credit offers are not counted.
How many and what types of credit accounts do you have? Although it is generally
good to have established credit accounts, too many credit card accounts may have a
negative effect on your score. In addition, many models consider the type of credit
accounts you have. For example, under some scoring models, loans from finance
companies may negatively affect your credit score.

Scoring models may be based on more than just information in your credit report. For example,
the model may consider information from your credit application as well: your job or occupation,
length of employment, or whether you own a home.

To improve your credit score under most models, concentrate on paying your bills on
time, paying down outstanding balances, and not taking on new debt. It’s likely to take
some time to improve your score significantly.

How reliable is the credit scoring system?
Credit scoring systems enable creditors to evaluate millions of applicants consistently and
impartially on many different characteristics. But to be statistically valid, credit scoring systems
must be based on a big enough sample. Remember that these systems generally vary from
creditor to creditor.

Although you may think such a system is arbitrary or impersonal, it can help make decisions
faster, more accurately, and more impartially than individuals when it is properly designed. And
many creditors design their systems so that in marginal cases, applicants whose scores are not
high enough to pass easily or are low enough to fail absolutely are referred to a credit manager
who decides whether the company or lender will extend credit. This may allow for discussion
and negotiation between the credit manager and the consumer.

What happens if you are denied credit or don’t get the terms you want?
If you are denied credit, the Equal Credit Opportunity Act requires that the creditor give you a
notice that tells you the specific reasons your application was rejected or the fact that you have
the right to learn the reasons if you ask within 60 days. Indefinite and vague reasons for denial
are illegal, so ask the creditor to be specific. Acceptable reasons include: “Your income was
low” or “You haven’t been employed long enough.” Unacceptable reasons include: “You didn’t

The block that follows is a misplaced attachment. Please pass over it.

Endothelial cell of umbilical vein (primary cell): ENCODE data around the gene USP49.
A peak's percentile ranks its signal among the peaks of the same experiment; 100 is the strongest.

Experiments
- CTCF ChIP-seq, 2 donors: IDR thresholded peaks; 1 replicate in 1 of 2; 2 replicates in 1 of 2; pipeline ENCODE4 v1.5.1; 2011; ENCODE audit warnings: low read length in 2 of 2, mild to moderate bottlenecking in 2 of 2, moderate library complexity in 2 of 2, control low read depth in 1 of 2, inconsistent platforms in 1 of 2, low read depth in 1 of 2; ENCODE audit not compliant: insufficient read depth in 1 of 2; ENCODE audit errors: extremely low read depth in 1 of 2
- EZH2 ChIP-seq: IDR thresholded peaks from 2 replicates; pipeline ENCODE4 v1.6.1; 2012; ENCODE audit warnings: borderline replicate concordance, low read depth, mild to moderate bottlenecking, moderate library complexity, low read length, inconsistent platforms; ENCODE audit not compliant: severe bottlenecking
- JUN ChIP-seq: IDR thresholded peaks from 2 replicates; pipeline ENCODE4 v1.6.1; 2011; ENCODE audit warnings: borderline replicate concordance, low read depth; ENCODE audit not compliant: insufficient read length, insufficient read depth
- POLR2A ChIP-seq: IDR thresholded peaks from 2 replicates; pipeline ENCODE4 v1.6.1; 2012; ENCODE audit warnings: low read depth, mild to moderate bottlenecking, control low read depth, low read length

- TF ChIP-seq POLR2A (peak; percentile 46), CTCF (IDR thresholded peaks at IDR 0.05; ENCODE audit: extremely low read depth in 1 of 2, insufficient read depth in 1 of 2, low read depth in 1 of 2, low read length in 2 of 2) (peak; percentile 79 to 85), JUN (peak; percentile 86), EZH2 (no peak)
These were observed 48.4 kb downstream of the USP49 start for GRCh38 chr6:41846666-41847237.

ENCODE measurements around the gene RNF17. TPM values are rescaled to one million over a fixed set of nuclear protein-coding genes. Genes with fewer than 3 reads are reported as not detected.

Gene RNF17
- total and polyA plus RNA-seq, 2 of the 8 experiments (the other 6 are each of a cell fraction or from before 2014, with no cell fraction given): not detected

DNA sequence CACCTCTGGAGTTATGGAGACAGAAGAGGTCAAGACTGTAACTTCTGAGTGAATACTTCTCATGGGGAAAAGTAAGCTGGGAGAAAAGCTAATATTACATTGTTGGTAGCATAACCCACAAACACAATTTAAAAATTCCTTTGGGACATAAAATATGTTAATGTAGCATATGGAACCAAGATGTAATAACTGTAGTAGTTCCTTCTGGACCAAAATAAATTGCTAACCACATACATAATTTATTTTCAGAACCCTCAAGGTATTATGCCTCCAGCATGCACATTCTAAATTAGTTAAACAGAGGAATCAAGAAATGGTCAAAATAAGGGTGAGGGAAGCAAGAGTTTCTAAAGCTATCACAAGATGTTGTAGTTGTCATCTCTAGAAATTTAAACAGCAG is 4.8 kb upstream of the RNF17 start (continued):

meet our minimum standards” or “You didn’t receive enough points on our credit scoring
system.”

If a creditor says you were denied credit because you are too near your credit limits on your
charge cards or you have too many credit card accounts, you may want to reapply after paying
down your balances or closing some accounts. Credit scoring systems consider updated
information and change over time.

Sometimes you can be denied credit because of information from a credit report. If so, the Fair
Credit Reporting Act requires the creditor to give you the name, address and phone number of
the credit reporting agency that supplied the information. You should contact that agency to find
out what your report said. This information is free if you request it within 60 days of being turned
down for credit. The credit reporting agency can tell you what’s in your report, but only the
creditor can tell you why your application was denied.

If you’ve been denied credit, or didn’t get the rate or credit terms you want, ask the creditor if a
credit scoring system was used. If so, ask what characteristics or factors were used in that
system, and the best ways to improve your application. If you get credit, ask the creditor
whether you are getting the best rate and terms available and, if not, why. If you are not offered
the best rate available because of inaccuracies in your credit report, be sure to dispute the
inaccurate information in your credit report.

Where can you get more information?

The FTC works for the consumer to prevent fraudulent, deceptive and unfair business practices
in the marketplace and to provide information to help consumers spot, stop and avoid them. To
file a complaint, or to get free information on any of 150 consumer topics, call toll-free,
1-877-FTC-HELP (1-877-382-4357), or use the online complaint form. The FTC enters
Internet, telemarketing, and other fraud-related complaints into Consumer Sentinel, a secure,
online database available to hundreds of civil and criminal law enforcement agencies worldwid

Beacon Vs. FICO - Posted by Mark in GA

Posted by Mark in GA on March 04, 2001 at 09:56:12:

What is a Beacon score and what is a FICO score? What is the relationship between these numbers and the 3 major credit reporting companies?

Thanks in advance

Mark

Re: What’s a good credit score? - Posted by Cathy Palmer

Posted by Cathy Palmer on October 05, 2001 at 12:49:43:

Is there a range of low end bad rating to high end excellent rating. I’ve seen 500 to 700 scores but without know the possible range, its hard to judge.
this was a beacon score. thanks.